Long Lake (oil sands)
The Long Lake oil sands upgrader project is an in situ oil extraction project 40 km (25 mi) southeast of Fort McMurray in the Athabasca oil sands region of Alberta. The project has been shut down indefinitely after the deaths of two workers caused by an explosion January 16, 2016 in the Hydrocracker Unit. The project is operated by Nexen, a wholly owned subsidiary of China National Offshore Oil Corporation (CNOOC) Limited. Long Lake is an integrated steam-assisted gravity drainage (SAGD) and upgrading operation that uses a proprietary OrCrude technology as well as hydrocracking and gasification to produce Premium Synthetic Crude (PSC) oil. Production capacity at Long Lake is 72,000 barrels per day (11,400 m3/d) of bitumen which, when upgraded, generates approximately 58,500 barrels per day (9,300 m3/d) of crude oil.
|Anzac (Long Lake) Heliport|
|Time zone||MST (UTC−07:00)|
|• Summer (DST)||MDT (UTC−06:00)|
|Elevation AMSL||1,612 ft / 491 m|
The first phase of the project received regulatory approval in 2003 and was sanctioned in 2004. Construction at the site began in 2004. Steam injection began in 2007 and the first production was in 2008.
SAGD bitumen operations at Long Lake started in mid-2008 and production of PSC from the upgrader began in 2009. Early in 2009, Nexen acquired an additional 15% interest in the Long Lake project, increasing the company’s ownership level to 65%. Following this acquisition, Nexen became responsible for operating the entire project.
There have been some technical problems and the project has failed to meet production projections. As of early 2011, the site was producing about 30,000 barrels per day (4,800 m3/d) and OPTI was struggling under a heavy debt load and lack of liquidity. On February 1, 2011, OPTI appointed Lazard Freres & Co., a bankruptcy specialist, raising speculation that restructuring or bankruptcy for the company was imminent. In 2011, CNOOC Limited acquired OPTI, which included the 35% non-operated interest in the Long Lake project and joint venture lands.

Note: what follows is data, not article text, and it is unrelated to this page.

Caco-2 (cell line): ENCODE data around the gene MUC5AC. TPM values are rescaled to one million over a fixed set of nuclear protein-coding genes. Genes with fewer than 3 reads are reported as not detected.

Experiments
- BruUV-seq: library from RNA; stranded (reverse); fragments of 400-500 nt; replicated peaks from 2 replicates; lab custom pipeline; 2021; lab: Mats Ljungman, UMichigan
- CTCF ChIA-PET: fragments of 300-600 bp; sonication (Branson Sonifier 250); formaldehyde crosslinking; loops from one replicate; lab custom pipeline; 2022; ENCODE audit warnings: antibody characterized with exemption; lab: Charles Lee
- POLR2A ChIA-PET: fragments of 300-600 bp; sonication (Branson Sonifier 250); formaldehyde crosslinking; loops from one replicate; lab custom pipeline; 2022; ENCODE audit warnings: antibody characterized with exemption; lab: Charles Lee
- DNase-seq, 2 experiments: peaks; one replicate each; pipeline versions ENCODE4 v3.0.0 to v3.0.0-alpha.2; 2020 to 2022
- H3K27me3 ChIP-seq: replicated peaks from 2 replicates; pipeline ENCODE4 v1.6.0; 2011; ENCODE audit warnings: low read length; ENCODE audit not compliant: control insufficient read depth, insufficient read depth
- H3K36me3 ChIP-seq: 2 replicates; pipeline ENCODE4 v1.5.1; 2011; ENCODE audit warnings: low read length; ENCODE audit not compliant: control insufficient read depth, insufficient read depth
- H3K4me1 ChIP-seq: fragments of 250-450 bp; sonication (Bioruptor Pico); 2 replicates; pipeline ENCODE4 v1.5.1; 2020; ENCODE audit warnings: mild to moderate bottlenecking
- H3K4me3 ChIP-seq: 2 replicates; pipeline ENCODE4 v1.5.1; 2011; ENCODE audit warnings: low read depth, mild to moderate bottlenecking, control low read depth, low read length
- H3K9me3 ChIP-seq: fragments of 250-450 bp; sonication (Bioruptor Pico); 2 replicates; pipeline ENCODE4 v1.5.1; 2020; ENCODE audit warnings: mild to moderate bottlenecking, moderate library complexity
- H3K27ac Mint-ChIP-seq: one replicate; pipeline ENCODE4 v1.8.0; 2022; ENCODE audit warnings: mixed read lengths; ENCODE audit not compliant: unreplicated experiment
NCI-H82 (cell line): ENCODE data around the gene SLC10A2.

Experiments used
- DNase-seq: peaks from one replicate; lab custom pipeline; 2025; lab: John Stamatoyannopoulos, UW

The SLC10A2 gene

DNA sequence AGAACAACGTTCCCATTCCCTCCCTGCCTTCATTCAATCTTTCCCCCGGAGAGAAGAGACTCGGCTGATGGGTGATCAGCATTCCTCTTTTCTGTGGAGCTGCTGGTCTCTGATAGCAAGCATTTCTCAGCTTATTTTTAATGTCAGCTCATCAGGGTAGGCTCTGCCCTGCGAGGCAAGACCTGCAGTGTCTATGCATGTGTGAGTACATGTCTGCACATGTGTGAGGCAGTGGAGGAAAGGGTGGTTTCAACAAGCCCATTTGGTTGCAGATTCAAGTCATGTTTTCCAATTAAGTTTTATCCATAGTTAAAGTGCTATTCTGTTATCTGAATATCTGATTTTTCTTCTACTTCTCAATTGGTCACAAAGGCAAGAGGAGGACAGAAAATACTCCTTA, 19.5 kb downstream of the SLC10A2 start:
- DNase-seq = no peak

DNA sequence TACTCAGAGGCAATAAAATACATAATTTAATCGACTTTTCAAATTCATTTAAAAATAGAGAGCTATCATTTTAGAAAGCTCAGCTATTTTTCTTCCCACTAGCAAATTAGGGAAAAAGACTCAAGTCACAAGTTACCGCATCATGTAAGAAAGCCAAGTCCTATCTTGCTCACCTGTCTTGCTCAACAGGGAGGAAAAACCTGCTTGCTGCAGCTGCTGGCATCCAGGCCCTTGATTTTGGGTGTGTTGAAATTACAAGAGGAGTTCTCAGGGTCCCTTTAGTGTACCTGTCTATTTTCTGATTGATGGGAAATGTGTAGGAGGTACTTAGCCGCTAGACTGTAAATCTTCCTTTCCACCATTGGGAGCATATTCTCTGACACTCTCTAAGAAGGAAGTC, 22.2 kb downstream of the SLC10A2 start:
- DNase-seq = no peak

On February 25, 2013, Nexen was acquired by CNOOC Limited.
On June 11, 2015, Nexen spilled an estimated five million litres of bitumen, water and sand when a pipeline failed. The spill was not discovered until July 15, 2015.
On January 16, 2016 An explosion occurred in the hydrocracker unit killing Drew Foster, 52 and injuring Dave Williams, 28 who succumbed to his injuries January 25, 2016. The plant has not restarted operations.
The Long Lake upgrader uses SAGD to extract bitumen from the underground oil sands. The process involves using two separate horizontal wells into the reservoir. One well is used to inject steam, which reduces the viscosity of the bitumen. The previously stable bitumen then drains into the second well, which extracts it to the surface.
The Long Lake project uses OPTI's OrCrude process, which refines by-products of the extracted bitumen into usable fuel, which is used to generate steam. This process also generates hydrogen, which fuels the refinement of extracted bitumen through hydrocracking.
The Long Lake (oil sands) upgrader is linked with the Enbridge Athabaska Pipeline (Line 37), a 17-kilometre-long, 12-inch diameter pipe from Long Lake to Cheecham terminal. Enbridge’s 540-kilometre Athabasca (Line 19) from Cheecham to Hardisty, a major part of the network that serves Alberta's oil sands, "can carry up to 570,000 barrels per day of crude from the Athabasca and Cold Lake regions to Hardisty, Alta., a major pipeline hub in eastern Alberta, about 200 kilometres southeast of Edmonton."
2013 Alberta floods
Enbridge Pipelines (Athabasca) Inc., a subsidiary of Enbridge Inc., (TSX:ENB) (NYSE:ENB) reported a pipeline leak site, about 70 kilometres southeast of Fort McMurray, near its Cheetham terminal on June 22, 2013 of approximately 750 barrels of Light Synthetic Crude oil from CNOOC’s Long Lake upgrader SAGD project that spilled into a wetland area near Anzac. Unusually heavy rainfall in the region may have caused "ground movement on the right-of way that may have impacted the pipeline." Operations between Hardisty and Cheecham were restored on June 23 when Enbridge’s Athabasca pipeline (Line 19) was safely restarted.
2015 oil spill
On July 15, 2015, the pipeline oil spill at the facility was discovered in the afternoon by a worker in which the factory's failsafe system was unable to detect. As of July 16, 2015, at least 5,000,000 litres (1,100,000 imp gal; 1,300,000 US gal)—or 31,500 barrels—of oil emulsion has been spilt onto an area of approximately 16,000 square metres (170,000 sq ft), The company said efforts were made to stabilise the leak, such as shutting down operations at the time of discovery and isolating the area. The company said the pipeline was installed in 2014 and contains an emulsion mixture of bitumen, wastewater, and oil sand. Determining the cause of the spill would take months, according to a company employee.
Efforts were made to clean up the affected area, such as vacuum trucks, and avoid further environmental impact, like affecting wildlife. On July 19, one duck was found dead from the spill.
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- Canada Flight Supplement. Effective 0901Z 5 January 2017 to 0901Z 2 March 2017
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- Bitumen Recovery & Extraction
- How Long Lake Works
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